“When Jesus came to the place, he looked up and said to him, ‘Zacchaeus, hurry and come down; for I must stay at your house today.’ So he hurried down and was happy to welcome him.”
Was happy to welcome him. Zacchaeus hurried down from his tree and was happy to welcome Jesus into his home.
Now, you might think you know where I am going with this. You’re pretty familiar with this story, right? It’s an absolute staple of Sunday School and family worship because it’s such a great image. The short guy who wanted to see Jesus, so he climbed a tree to get a better view. I bet quite a few of you sang the song too – do you remember?
Zacchaeus was a very little man and a very little man was he
And at the end of that Sunday School lesson, or that family service, I am willing to bet that the teacher or preacher said something like this:
“Now children, Zacchaeus welcomed Jesus into his house – but we need to welcome Jesus INTO OUR HEARTS”.
Am I right?
Now, it’s not that this isn’t a good message. It is. It’s a brilliant message, because we do need to welcome Jesus into our hearts. And if I stopped right now and you went away with the message that you should welcome Jesus into your heart I would have done my job.
But these are special circumstances. Our first day back in church after so long, our first worship together in this pandemic, I couldn’t rest with the obvious message – I needed to dig a little deeper.
So as I’ve been thinking and reading and praying about this service, I’ve kept coming back to the Psalm we heard earlier, Psalm 84, and thinking about the dwelling place of the Lord. “How lovely is your dwelling place, O Lord of hosts!”
This is such a lovely psalm, full of such lovely images about the dwelling place of God – a place where everyone is happy, singing praises to God, a place so lovely that a day there is better than a thousand anywhere else. God’s dwelling place is a place of strength and protection. It’s also a place of safety, a place where even a tiny bird can nest. It’s a place that replenishes everyone who lives there, fills them up so much that they overflow with goodness and wherever they go they bring God’s abundance with them, so that pools spring up in their footsteps.
Beautiful. To us, such a beautiful set of images of God’s kingdom. But think about this for a moment – this is the reason I’ve been thinking and praying with this psalm so hard lately. To the Jewish people of the Old Testament, God’s dwelling place wasn’t Heaven – it was the temple. Don’t forget, for them, God was literally present in the temple, in the Holy of Holies. Sometimes physically visible as a pillar of smoke, sometimes audible as a voice, actually present. God’s dwelling place, the place described in the psalm, was the temple.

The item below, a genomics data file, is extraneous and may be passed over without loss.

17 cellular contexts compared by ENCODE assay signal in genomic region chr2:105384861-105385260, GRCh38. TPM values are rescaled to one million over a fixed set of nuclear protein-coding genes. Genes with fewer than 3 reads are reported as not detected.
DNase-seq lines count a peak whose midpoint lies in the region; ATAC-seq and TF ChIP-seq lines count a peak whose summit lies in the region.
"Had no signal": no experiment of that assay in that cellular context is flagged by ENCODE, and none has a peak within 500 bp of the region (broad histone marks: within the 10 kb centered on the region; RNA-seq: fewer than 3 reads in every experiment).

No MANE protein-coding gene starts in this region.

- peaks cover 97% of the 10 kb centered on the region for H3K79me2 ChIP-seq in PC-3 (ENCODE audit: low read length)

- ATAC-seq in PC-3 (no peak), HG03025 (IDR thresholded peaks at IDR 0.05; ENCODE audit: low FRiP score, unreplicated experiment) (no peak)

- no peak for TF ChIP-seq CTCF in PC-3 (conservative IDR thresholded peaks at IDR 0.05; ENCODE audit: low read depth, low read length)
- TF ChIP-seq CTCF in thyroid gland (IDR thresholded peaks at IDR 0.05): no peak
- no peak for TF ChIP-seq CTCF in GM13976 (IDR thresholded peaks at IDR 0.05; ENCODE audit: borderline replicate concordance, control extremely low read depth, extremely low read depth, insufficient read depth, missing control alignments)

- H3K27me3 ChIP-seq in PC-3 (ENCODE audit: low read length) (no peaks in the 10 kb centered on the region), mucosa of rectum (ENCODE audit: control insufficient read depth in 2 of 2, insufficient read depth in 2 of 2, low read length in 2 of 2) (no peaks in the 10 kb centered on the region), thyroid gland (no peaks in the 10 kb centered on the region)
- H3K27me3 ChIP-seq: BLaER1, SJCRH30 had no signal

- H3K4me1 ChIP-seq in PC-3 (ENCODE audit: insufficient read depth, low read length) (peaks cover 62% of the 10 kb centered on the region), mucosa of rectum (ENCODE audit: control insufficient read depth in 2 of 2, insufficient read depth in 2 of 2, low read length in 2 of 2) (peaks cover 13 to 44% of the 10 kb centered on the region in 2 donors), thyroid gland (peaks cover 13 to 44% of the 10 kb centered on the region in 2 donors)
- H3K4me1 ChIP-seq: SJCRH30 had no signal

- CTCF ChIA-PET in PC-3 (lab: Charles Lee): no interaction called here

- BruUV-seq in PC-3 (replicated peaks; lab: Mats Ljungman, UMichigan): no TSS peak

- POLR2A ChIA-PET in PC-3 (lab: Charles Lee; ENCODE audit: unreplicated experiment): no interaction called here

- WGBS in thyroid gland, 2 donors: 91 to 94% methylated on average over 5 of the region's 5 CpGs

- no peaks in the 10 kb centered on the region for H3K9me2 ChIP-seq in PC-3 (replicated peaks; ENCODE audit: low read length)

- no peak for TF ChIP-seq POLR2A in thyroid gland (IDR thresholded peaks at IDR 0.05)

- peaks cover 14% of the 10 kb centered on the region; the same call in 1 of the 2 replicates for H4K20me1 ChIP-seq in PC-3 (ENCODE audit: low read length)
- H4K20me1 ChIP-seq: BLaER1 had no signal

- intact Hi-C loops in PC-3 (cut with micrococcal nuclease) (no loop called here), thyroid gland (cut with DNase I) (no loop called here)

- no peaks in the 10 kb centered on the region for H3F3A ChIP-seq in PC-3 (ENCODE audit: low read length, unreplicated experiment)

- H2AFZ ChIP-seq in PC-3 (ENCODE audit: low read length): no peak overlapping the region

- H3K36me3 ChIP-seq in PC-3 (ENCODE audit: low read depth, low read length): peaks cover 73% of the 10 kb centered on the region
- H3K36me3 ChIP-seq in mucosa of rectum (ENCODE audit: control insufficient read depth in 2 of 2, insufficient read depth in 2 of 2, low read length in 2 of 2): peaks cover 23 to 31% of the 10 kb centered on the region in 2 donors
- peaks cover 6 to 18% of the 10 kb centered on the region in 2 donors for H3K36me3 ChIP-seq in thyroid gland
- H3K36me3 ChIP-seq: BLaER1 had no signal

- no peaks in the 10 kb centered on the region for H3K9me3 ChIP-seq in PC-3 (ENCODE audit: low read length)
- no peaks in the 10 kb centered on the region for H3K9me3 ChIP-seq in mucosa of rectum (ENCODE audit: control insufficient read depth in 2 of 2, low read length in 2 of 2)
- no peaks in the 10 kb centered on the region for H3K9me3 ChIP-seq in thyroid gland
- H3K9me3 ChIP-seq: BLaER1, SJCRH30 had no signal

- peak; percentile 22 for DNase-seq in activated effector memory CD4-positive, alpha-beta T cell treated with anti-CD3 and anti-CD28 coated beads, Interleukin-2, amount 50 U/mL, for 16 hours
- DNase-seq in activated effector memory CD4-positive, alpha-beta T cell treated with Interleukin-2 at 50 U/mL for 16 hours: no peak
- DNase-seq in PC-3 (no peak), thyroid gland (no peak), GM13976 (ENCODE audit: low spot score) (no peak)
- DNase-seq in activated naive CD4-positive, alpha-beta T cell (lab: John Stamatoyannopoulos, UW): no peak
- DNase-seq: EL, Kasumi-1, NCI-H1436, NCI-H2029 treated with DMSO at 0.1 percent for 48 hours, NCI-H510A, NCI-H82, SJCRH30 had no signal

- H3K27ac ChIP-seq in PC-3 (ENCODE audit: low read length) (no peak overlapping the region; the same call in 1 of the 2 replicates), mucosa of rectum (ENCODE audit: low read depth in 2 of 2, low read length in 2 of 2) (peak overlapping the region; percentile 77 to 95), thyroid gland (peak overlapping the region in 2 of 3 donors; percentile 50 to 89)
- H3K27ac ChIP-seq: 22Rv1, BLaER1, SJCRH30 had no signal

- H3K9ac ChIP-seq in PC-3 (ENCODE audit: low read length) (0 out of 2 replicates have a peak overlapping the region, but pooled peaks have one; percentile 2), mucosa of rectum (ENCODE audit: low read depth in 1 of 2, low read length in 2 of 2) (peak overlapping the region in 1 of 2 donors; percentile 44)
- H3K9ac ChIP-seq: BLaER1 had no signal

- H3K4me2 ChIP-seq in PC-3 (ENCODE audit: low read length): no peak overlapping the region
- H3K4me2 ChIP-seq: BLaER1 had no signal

So fast forward a few thousand years and that means that for us, God’s dwelling place is ……… this. Here. This building. Our church.
Now of course we have a much more complex understanding of God’s dwelling place than that. We are the temple. Each one of us is the Body of Christ, a living sacrifice, God’s holy temple – which is why the Sunday School teacher at the start of this sermon was right to say we have to invite Jesus into our heart.
And of course, God is everywhere, in everything, always present, throughout all creation. There is nowhere that is not full of the presence of God.
And yet, we build churches, we cherish churches, we make them beautiful, with architecture that fills us with awe, with art, with stained glass. We gather here to worship – not because we have to, because God is everywhere and we know that. We gather here to worship because we want to, because we know that while God is everywhere, there are some places where we feel that more strongly, where God’s presence is more evident to us. Churches are thin places, where the barriers between us and God are more permeable, where we hear God’s voice and feel God’s presence more strongly.
“How lovely is your dwelling place,
O Lord of hosts!
My soul longs, indeed it faints
for the courts of the Lord;
my heart and my flesh sing for joy
to the living God.”
God seeks us out. We saw that in the story of Zacchaeus – God doesn’t miss a single detail, sees us where we are, with all our imperfections and shortcomings, and calls us by name. God invites Godself into our lives, into our homes.
And then, then God invites us into God’s home. Into God’s kingdom, into the heart and body of Christ, into heaven. And also, yes, God invites us into this little, physical dwelling place of God, God calls us to church. God’s home, right here.
And our home.
Welcome home, my brothers and sisters. Welcome home.